Iceland’s Epic Prankster


Epics, maybe not, since none are long enough to merit that distinction, but taken together, these three novels (From the Mouth of the Whale, The Blue Fox, and The Whispering Muse) read like one endless saga of relentless winter, unforgiving darkness, isolation, and transmogrification.  Not exactly promotion for tourism in the country, yet reading Sjón’s wild narratives will provide stay-at-home delights for the timid, less fearsome travelers.  So let’s commend Farrar, Straus and Giroux’s decision to publish these three novels simultaneously in Victoria Cribb’s glowing translations.

From the Mouth of the Whale (2008) is the longest but still a quick read, focusing on the life of Jónas Pálmason, mostly during the 1630s.  He’s an autodidact, a healer, and a wander, given to whopping stories—often bawdy revisions of the tales we already know.  Thus, there’s the Old Testament Adam, who is described as thirty yards tall and whose constant companion is a dog.  A dog you say?  I don’t remember any dog in the Bible and (I assume) neither do you.  That dog gives Adam a couple of insights into what his life is lacking—especially after Adam’s first ejaculation and, fortunately, the Creator’s abhorrence that this man “should be filled with lust for his own shadow.” Ergo, Adam gets his wife.

But I digress, and so does Sjón and his own creation, Jónas Pálmason.  This gentle man wanders the earth, often fighting good with evil, eventually earning the distinction “Jónas, the Learned.”  It might be argued that he’s trying to avoid Iceland’s harsh winters (“Iceland is no paradise in winter: on the contrary, it is hell.”)  He’s also fighting the backwardness of his people who on one occasion accuse him of being a sorcerer, in spite of his devout Catholicism.  And he’s at odds with his own people about the whalers from other countries whose ships often surround the island, plundering the giant leviathans that ought to be the property of Icelanders.  Fortunately, Jónas—in spite of all the difficulties he encounters—lives to a ripe old age and secretly fathers a son who will carry on his erudition and his outspokenness.

The Blue Fox (2004) begins with the account of a hunter in the snowy wild, tracking a rare blue fox sometime in the 1890s.  The hunter, we soon learn, is the not very pious minister, Rev. Baldur, who will shortly be get trapped in an avalanche.  Baldur’s sequence will end just as he pulls the trigger.  The novella then segues to the account of a young woman, brain damaged, who was discovered in the hull of a ship that floundered on the rocks near the Icelandic coast.  Chained to one of the ship’s timbers, she was common fodder for the crew, and treated as an animal, until she was rescued by one of the island’s more humane elders.  Thereafter, the two threads (fox hunt and violence against women) are connected and roles become reversed and evil is unmasked, as ice and avalanche cover not simply the island’s faithful but cleanse those who have suffered the most abuse.  The story is an often startling parable of appearance versus reality, set to the chilly background of the country’s frigid environs.

My favorite of Sjón’s three novels is The Whispering Muse (2005), with the most contemporary setting—after World War II.  The protagonist is once again, an ageing male: “Valdimar Haraldsson, an Icelandic pensioner and recently widowed.”  He’s fixated on “fish and culture,” convinced that Iceland’s uniqueness is due to its watery surroundings, especially its “staple diet of seafood.” More precisely, “In its early stages the human heart resembles nothing so much as the heart of a fish.  And there are numerous other factors that indicate our relationship to water-dwelling animals, were it no more than the fact that the human embryo has a gill arch, which alone would provide sufficient evidence that we can trace our ancestry back to aquatic organisms.” To wit, “Life originates in the ocean and the ocean is the source from which life must seek its nourishment…  The sea is the mainspring of Nordic nations.”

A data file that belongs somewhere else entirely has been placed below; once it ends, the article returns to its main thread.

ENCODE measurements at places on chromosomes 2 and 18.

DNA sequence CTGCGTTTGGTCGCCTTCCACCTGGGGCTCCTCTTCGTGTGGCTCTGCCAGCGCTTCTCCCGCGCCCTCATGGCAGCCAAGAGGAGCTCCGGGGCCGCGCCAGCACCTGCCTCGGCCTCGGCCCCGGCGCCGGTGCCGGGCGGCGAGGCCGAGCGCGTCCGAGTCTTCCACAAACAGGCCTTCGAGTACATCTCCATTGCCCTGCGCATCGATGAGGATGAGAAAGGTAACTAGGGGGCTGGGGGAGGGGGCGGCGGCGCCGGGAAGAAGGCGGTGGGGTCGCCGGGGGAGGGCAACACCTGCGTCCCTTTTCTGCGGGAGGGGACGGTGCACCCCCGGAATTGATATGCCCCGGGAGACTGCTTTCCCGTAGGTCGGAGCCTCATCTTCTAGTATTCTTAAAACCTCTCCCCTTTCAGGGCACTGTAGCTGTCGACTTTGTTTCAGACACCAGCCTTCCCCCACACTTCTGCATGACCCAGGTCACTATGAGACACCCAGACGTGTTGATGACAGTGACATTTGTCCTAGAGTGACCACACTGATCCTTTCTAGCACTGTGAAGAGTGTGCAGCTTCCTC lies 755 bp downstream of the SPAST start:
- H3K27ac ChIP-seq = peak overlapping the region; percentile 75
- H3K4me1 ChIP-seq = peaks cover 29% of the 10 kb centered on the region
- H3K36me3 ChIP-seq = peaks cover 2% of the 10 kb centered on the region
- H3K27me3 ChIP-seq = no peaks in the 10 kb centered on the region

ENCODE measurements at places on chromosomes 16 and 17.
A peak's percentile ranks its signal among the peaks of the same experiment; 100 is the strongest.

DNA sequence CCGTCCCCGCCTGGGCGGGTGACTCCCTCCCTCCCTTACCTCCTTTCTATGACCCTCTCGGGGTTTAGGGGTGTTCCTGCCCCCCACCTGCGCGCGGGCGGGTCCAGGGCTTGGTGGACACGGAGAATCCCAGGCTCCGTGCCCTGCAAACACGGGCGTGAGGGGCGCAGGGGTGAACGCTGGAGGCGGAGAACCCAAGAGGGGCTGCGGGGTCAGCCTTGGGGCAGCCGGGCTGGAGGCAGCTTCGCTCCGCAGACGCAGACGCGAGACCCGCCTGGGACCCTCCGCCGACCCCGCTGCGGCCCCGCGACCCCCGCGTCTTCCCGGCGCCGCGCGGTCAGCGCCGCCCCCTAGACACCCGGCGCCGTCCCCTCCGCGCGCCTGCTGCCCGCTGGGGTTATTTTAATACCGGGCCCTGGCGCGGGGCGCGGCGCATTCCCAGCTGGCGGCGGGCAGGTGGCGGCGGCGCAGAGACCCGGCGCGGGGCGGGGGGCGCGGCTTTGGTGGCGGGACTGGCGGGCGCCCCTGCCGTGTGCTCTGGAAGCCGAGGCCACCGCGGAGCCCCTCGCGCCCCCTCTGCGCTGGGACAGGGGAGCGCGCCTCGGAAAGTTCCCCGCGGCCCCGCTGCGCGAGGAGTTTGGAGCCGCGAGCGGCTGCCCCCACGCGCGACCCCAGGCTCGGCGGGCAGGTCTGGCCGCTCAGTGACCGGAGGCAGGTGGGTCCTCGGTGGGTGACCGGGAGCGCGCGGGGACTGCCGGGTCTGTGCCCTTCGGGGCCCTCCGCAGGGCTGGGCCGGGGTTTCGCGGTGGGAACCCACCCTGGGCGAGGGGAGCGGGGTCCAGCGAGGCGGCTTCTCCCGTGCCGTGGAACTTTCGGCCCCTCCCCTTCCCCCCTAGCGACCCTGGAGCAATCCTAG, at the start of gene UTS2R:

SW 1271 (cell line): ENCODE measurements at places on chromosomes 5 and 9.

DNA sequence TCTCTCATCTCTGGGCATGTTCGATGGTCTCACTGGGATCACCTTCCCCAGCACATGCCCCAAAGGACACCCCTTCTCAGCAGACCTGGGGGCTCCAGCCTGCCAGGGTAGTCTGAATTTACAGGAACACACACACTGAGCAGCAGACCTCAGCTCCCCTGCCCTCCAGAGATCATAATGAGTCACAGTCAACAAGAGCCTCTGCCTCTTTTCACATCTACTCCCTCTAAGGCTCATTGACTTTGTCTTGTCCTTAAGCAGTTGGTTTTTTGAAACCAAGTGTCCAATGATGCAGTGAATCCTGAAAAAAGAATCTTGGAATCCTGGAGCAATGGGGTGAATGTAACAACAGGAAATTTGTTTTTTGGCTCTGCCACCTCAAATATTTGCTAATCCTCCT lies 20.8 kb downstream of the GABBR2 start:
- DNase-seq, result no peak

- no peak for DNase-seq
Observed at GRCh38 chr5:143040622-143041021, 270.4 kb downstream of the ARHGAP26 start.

No surprise then, because is a widower, that Valdimar Haraldsson believes it is time to take a voyage.  He’s been publishing Fisk og Kultur for eight whole years.  Better late than ever he concludes, when he’s invited to join a ship on its maiden voyage carrying newspaper from Norway to Turkey.  Like other voyagers, Valdimar begins thinking of celebrated sea-farers, especially because one of the ship’s mates, named Caeneus, enjoys entertaining the ship’s guests with epic events from the past.

From here on out, Sjón’s narrative becomes utterly enchanting, as Caeneus’ story of Jason and the Argonauts merges with the contemporaneous story of Valdimar Haraldsson’s adventures on the merchant ship MS Elizabet Jung-Olsen.  Yes, Jung’s archetypes creep into the story of utter hilarity, as transformations take place, and Valdimar returns to Iceland with his virility reinvigorated by a magical object from the past (which he steals) that gives new meaning to the raunchy expression, “He’s got a woody.”

Great fun—all three of these amazing stories.  And what an incredible imagination Sjón demonstrates in scene after scene in these Icelandic mini-sagas.

Sjón: From the Mouth of the Whale, 240 pp., $15

The Blue Fox, 128 pp., $15

The Whispering Muse, 160 pp., $22

Trans. by Victoria Cribb

Farrar, Straus and Giroux

Charles R. Larson is Emeritus Professor of Literature at American University in Washington, D.C.  Email: clarson@american.edu.










Charles R. Larson is Emeritus Professor of Literature at American University, in Washington, D.C. Email = clarson@american.edu. Twitter @LarsonChuck.

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